To Travel Well, Travel Light: An Adventure Memoir of Living Abroad and Letting Go of Life's Trappings: Material Possessions, Cultural Blinders, and (Paperback)
As a young mother, Mary moves from the US to Peshawar, Pakistan, with her family to help her Afghan friends rebuild their country, only to painfully watch her patriarchal Christian worldview tumble down and be rebuilt with soul-driven goals and values.
To Travel Well, Travel Light is a two-part memoir of an outward journey and an inward journey. Part 1 tells the story of the joys and pitfalls of living and working abroad with children in tow. A USAID program brought educated young Afghan men to the Midwest to instruct them in public administration. Mary and Mike befriended them through a community friendship program, and these mujahideen persuaded this adventurous family to move to Peshawar.
They lived in Pakistan instead of Afghanistan because of security concerns. But with Peshawar's ultra-conservative honor code of Pushtanwali, men threw rocks at Mary because of her exposed blonde hair, and she traveled through Pakistan's tribal territory veiled and disguised as a good Muslim woman.
She worked for an Afghan NGO in post-conflict reconstruction projects inside Afghanistan, and Mike administered the Afghan Eye Hospital in Peshawar. Their older son finished high school in Peshawar through a university distance-learning program and learned to hang glide, grew fluent in the Pashtu language, and met young people from all over the world. Their younger son attended pre-school with children from around the globe and picked up language peculiarities, such as calling an eraser a "rubber".
In Part 2, Mary narrates the crumbling of a patriarchal, Christian worldview that no longer served her and the creation of its replacement.
This section opens in Indonesia where the family moved after living eight years in Pakistan. The author worked as an editor for Indonesia's newspaper The Jakarta Post, and Mary toured and wrote about a rehabilitation and release sanctuary for majestic hawks and eagles located on one of the nation's 17,000 islands. Rescue personnel ensured that these birds of prey did not become dependent upon humans and thus unable to survive in the jungles upon their release.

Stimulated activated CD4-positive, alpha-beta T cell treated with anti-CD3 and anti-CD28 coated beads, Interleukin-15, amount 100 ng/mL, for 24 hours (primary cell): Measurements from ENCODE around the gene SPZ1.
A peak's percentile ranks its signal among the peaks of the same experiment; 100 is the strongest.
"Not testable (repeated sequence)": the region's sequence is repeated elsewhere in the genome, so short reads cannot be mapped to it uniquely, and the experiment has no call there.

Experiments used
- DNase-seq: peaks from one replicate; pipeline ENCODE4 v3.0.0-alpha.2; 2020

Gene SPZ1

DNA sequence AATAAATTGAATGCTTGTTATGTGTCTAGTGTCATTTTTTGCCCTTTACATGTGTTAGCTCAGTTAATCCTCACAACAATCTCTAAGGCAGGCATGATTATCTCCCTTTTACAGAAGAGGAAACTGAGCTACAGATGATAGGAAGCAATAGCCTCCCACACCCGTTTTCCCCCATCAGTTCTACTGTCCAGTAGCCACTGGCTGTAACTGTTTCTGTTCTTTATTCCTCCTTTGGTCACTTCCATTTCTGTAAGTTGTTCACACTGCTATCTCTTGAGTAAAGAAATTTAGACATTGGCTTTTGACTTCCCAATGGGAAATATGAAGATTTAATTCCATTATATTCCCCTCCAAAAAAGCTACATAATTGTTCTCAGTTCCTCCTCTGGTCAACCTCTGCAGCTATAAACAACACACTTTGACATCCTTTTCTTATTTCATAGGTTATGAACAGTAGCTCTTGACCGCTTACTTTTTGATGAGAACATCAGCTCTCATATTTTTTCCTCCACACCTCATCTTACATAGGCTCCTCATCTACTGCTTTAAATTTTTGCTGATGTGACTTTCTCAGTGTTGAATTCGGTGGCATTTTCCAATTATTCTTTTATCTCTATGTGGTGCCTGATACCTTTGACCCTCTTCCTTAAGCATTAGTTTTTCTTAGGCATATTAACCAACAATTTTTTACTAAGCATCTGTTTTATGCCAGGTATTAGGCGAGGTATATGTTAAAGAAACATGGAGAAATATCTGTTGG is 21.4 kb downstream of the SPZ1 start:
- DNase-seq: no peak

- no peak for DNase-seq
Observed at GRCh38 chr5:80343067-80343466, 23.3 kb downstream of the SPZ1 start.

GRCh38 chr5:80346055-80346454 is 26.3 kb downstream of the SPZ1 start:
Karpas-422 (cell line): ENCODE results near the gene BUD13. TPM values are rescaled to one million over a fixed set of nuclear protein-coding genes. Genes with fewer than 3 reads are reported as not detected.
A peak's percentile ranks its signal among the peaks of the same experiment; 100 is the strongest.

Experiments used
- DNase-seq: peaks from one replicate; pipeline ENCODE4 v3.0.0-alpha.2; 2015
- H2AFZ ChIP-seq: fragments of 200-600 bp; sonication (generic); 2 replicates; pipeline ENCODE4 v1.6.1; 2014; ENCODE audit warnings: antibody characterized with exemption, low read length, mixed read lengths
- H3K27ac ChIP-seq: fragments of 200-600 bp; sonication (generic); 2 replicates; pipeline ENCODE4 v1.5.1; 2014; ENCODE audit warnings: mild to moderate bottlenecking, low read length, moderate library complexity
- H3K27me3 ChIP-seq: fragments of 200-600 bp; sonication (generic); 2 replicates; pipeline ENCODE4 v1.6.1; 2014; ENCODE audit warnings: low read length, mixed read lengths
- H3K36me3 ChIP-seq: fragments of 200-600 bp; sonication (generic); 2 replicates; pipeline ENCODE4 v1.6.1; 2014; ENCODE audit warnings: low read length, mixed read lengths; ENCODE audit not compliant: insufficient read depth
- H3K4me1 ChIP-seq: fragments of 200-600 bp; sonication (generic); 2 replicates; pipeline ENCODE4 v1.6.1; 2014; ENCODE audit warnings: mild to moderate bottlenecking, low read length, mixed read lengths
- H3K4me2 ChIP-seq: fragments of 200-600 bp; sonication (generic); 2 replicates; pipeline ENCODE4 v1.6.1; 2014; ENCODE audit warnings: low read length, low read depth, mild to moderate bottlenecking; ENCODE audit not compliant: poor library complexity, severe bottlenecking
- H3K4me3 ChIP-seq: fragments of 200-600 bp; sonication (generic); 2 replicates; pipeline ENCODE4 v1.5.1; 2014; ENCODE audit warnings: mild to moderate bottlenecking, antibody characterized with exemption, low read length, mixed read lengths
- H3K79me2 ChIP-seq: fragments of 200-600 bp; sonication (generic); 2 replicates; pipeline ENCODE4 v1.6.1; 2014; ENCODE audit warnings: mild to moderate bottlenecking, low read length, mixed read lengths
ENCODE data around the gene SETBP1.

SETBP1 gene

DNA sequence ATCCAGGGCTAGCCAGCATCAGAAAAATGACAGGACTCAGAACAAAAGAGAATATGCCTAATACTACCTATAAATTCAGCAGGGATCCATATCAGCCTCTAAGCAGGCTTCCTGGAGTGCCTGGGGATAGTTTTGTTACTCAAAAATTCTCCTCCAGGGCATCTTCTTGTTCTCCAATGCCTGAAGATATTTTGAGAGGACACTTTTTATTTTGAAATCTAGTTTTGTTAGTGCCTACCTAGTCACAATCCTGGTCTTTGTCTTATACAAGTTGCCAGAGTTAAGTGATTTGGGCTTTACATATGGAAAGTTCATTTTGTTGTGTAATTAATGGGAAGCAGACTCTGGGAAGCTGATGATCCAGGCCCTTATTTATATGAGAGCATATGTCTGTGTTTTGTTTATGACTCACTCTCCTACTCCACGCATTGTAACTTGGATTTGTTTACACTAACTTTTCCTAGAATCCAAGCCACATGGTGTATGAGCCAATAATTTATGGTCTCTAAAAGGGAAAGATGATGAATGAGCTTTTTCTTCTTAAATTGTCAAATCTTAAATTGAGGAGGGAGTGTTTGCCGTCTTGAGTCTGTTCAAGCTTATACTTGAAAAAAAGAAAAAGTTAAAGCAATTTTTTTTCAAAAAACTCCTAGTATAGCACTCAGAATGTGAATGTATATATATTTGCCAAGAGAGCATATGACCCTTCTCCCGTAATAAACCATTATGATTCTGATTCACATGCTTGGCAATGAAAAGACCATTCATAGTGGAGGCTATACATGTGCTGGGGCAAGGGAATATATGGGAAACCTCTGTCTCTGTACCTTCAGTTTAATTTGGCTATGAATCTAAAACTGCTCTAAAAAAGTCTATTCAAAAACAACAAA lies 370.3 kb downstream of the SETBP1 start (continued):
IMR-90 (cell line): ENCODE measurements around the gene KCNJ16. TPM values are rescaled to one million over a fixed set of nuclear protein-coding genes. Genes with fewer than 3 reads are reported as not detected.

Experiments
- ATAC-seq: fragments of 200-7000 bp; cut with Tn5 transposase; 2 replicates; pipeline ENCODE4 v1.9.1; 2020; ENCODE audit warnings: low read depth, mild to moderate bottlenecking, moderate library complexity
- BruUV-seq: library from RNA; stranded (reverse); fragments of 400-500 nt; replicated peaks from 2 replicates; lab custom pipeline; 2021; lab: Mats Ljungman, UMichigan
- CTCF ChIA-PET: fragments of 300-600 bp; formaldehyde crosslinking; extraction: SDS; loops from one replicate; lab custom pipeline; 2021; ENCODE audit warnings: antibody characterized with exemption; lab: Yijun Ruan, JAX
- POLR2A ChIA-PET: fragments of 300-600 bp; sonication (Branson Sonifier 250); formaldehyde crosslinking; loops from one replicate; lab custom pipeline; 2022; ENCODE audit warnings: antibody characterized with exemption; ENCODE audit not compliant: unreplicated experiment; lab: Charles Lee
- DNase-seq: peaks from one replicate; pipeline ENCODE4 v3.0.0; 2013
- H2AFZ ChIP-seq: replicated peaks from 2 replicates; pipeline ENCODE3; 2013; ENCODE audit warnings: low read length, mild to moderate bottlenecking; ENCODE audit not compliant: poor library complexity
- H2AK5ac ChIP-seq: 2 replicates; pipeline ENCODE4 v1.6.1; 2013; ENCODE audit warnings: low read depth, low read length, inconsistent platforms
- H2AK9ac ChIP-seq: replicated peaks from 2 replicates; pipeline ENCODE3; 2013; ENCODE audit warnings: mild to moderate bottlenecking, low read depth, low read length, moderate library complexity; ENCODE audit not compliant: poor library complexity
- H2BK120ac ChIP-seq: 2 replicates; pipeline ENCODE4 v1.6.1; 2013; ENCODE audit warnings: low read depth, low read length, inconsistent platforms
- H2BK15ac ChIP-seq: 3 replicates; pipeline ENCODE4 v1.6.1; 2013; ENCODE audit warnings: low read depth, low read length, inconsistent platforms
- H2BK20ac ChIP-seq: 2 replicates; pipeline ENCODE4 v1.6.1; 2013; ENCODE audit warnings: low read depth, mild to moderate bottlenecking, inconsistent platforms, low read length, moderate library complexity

Mary compares the dangers of domestication of wild birds with Clarissa Pinkola Est s' interpretation of the Red Shoes Fairy Tale. Dr. Est's explains how a woman can be metaphorically captured through coerced cultural conformity, overly domesticated as she tries to fit in, and then when she is free, goes feral. When feral, she is vulnerable to various wounding traps.
Mary uses Dr. Est s' tale as a metaphor for her own life. In Chapters 19 to 23, she recounts how she was "captured" as a child. When set free in her late teens, she made unhealthy choices before joining the Jesus Movement, which morphed into the trap of patriarchal Christianity-a system of belief that denied adult women their agency and kept them as children.
Just as the hawk and the eagle needed a safe space to recover, Mary narrates in Chapters 24 to 30 how she found her safe space during her global travels in Pakistan, Tanzania, Kenya, and Indonesia. She dug out the buried parts of herself that had gone underground and, with that as her foundation, created a life-affirming worldview. Her initial guides on the way were psychiatrist Carl Jung and the sixteenth-century monastic John of the Cross, both of whom affirmed her inner knowing.
A wise South African professor led her to more guides: physicists-turned-theologians Ian Barbour and John Polkinghorne and their research and comparison of religion and science. Through them she gained new ways of considering the natural and spiritual realities. These tools included critical realism; the use of metaphors, models, and paradigms in science and religion; and the philosophical implications of quantum mechanics.
This family traveled and worked around the world for almost 20 years before settling back in the States in 2011.